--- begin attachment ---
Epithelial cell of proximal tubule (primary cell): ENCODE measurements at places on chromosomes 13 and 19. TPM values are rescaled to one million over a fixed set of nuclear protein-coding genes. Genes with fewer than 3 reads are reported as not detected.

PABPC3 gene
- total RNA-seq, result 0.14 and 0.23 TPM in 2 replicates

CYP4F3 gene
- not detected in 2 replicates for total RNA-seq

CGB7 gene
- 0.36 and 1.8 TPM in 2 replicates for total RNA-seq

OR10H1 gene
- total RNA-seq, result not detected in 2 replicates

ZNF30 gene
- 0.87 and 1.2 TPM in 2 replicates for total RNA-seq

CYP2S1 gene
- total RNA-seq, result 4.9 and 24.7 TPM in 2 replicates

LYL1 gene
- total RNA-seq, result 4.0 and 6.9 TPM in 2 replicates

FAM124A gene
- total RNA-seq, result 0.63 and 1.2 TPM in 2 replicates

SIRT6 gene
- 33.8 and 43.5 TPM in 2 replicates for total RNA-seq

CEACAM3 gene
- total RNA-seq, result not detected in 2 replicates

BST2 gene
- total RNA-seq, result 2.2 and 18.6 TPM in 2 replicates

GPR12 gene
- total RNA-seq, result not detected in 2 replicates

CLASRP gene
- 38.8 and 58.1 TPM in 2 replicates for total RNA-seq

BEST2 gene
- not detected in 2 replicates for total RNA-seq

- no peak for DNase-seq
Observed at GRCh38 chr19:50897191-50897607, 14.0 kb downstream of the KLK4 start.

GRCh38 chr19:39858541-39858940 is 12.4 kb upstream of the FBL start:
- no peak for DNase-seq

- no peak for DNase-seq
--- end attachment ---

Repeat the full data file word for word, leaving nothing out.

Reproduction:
Epithelial cell of proximal tubule (primary cell): ENCODE measurements at places on chromosomes 13 and 19. TPM values are rescaled to one million over a fixed set of nuclear protein-coding genes. Genes with fewer than 3 reads are reported as not detected.

PABPC3 gene
- total RNA-seq, result 0.14 and 0.23 TPM in 2 replicates

CYP4F3 gene
- not detected in 2 replicates for total RNA-seq

CGB7 gene
- 0.36 and 1.8 TPM in 2 replicates for total RNA-seq

OR10H1 gene
- total RNA-seq, result not detected in 2 replicates

ZNF30 gene
- 0.87 and 1.2 TPM in 2 replicates for total RNA-seq

CYP2S1 gene
- total RNA-seq, result 4.9 and 24.7 TPM in 2 replicates

LYL1 gene
- total RNA-seq, result 4.0 and 6.9 TPM in 2 replicates

FAM124A gene
- total RNA-seq, result 0.63 and 1.2 TPM in 2 replicates

SIRT6 gene
- 33.8 and 43.5 TPM in 2 replicates for total RNA-seq

CEACAM3 gene
- total RNA-seq, result not detected in 2 replicates

BST2 gene
- total RNA-seq, result 2.2 and 18.6 TPM in 2 replicates

GPR12 gene
- total RNA-seq, result not detected in 2 replicates

CLASRP gene
- 38.8 and 58.1 TPM in 2 replicates for total RNA-seq

BEST2 gene
- not detected in 2 replicates for total RNA-seq

- no peak for DNase-seq
Observed at GRCh38 chr19:50897191-50897607, 14.0 kb downstream of the KLK4 start.

GRCh38 chr19:39858541-39858940 is 12.4 kb upstream of the FBL start:
- no peak for DNase-seq

- no peak for DNase-seq